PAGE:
136 人中有 105 人(77%)觉得这篇评测有价值
9.4 小时(记录在案的)
As always, TL;DR at the bottom. This game deserves more though.

In recent years it has become more common to hear gamers, and even some non-gamers giving credit to games as pieces of art. Truly all games are art in some form as they provide a visual and narrative experience no matter what type of game they are. Some games are simply greater classified as art than others, but even inside of that it seems something such as 'Dear Esther' should be given credit on the art scale much higher than any old "video games are art" scale.

'Dear Esther' is claimed by many as "not a game". This is a debate I am no longer interested in, as I simply don't take a hard stance on what a game is anymore now that I have played so many adventure games, and what are more aptly described as "walking simulators". If you want to call it art instead, which it is, I can accept that, but debating on what a game is has become something I do not find interesting anymore. It's a game to me and great art at the same time.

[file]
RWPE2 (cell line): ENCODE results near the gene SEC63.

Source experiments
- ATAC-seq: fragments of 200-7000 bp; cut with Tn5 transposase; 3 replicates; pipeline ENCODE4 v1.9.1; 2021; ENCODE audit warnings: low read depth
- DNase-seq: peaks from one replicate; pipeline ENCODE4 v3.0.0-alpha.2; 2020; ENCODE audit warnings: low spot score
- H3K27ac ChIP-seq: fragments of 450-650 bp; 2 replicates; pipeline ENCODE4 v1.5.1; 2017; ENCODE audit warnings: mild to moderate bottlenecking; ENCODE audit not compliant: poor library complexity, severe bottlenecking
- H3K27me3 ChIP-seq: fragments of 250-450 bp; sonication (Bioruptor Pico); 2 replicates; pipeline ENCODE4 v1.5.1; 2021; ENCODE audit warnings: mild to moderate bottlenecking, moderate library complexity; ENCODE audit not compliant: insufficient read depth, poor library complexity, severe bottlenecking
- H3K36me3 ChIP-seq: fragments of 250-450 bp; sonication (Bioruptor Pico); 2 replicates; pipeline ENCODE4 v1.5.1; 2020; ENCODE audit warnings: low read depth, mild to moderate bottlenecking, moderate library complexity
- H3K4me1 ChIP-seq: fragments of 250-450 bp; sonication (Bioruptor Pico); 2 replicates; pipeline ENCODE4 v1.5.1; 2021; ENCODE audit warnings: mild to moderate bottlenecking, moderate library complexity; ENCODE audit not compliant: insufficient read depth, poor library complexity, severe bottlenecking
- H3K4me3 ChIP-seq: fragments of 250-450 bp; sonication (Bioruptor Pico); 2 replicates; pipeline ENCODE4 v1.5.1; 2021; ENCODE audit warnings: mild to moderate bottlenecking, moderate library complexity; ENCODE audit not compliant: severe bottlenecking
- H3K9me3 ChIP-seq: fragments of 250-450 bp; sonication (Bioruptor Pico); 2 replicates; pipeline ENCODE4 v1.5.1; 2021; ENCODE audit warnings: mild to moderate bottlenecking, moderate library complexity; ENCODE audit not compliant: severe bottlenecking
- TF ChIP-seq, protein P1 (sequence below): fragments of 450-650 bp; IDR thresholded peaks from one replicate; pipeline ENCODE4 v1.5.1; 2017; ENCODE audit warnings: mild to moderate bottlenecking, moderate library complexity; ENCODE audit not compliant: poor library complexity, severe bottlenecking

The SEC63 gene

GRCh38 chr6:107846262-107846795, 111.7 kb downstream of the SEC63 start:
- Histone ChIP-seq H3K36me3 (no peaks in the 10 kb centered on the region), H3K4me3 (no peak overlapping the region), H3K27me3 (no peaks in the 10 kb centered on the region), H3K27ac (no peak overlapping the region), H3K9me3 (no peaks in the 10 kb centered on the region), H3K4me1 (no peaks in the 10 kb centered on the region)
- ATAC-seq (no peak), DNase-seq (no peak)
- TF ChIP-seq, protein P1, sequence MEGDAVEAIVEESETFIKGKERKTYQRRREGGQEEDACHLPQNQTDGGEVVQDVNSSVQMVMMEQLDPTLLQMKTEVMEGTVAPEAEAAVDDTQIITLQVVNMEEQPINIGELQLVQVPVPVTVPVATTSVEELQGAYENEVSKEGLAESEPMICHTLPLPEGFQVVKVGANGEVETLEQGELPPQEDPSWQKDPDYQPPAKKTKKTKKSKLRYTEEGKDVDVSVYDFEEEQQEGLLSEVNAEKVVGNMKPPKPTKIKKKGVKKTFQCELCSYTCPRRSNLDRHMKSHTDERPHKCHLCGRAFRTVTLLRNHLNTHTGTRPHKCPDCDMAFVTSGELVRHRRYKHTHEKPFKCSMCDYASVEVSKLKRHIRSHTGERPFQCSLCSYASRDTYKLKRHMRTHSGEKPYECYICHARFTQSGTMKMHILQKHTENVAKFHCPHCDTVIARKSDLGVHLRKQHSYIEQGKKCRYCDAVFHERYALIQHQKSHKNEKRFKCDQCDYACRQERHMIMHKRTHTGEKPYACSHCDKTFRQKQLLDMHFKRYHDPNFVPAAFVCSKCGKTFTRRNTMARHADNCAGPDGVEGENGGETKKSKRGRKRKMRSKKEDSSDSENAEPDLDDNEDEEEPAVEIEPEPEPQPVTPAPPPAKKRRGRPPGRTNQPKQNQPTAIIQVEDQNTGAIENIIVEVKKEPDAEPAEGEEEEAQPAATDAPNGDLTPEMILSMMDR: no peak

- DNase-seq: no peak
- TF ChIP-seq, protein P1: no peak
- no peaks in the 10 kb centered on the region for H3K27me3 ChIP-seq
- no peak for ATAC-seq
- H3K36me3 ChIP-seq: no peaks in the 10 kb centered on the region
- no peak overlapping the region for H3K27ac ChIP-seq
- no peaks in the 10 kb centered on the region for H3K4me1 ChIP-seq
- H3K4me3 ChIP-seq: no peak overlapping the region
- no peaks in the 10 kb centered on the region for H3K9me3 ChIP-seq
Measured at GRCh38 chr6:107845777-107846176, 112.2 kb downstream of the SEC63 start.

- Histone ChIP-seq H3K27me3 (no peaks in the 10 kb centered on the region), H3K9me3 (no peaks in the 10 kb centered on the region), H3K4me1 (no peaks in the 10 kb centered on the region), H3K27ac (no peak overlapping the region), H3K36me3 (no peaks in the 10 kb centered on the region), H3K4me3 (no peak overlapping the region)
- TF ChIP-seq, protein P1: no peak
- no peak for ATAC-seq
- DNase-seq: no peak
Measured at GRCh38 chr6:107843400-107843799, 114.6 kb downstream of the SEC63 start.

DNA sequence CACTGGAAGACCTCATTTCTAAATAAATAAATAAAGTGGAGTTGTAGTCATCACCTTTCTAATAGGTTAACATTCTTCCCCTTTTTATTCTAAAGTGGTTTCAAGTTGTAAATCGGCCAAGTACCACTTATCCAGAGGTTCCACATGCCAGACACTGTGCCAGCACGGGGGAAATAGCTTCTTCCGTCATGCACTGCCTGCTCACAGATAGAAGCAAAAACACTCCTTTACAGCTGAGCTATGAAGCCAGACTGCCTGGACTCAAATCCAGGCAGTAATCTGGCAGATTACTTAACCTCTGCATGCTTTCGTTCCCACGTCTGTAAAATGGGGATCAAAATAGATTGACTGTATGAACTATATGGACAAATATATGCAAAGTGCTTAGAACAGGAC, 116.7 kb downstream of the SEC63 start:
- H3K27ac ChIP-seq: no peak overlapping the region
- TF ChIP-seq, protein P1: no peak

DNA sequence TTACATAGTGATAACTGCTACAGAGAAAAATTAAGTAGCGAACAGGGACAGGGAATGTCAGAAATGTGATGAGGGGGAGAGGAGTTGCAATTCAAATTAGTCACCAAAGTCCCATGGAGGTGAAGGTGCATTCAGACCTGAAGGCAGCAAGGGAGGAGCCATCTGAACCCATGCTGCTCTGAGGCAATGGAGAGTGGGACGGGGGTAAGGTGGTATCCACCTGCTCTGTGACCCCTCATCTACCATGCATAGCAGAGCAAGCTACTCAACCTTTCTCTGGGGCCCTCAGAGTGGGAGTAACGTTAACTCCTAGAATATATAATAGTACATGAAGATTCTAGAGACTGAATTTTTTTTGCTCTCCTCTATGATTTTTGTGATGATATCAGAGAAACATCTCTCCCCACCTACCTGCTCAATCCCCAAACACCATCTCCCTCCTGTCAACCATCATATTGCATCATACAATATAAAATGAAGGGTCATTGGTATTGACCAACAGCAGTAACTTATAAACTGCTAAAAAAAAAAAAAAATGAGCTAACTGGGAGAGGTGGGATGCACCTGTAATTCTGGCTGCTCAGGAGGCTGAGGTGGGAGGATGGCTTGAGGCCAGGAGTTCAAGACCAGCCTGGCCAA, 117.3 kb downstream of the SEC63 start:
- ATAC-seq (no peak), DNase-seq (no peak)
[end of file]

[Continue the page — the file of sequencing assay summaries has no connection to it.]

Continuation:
Now that I have grown up a little and become able to appreciate games as great pieces of art, I look for games with beauty in narrative, visuals, music, and even atmosphere much more often than I once did. Giving games described as "walking simulators" a much greater chance than I once would have as a younger gamer. 'Dear Esther' is a game I never would have played maybe as recent as a year ago. I would ignore games such as this and mockingly call them "walking simulators", or games with a lot of FMVs like MGS4, "movies". It's actually quite embarrassing thinking about discussions I've had in the past about such games. >_>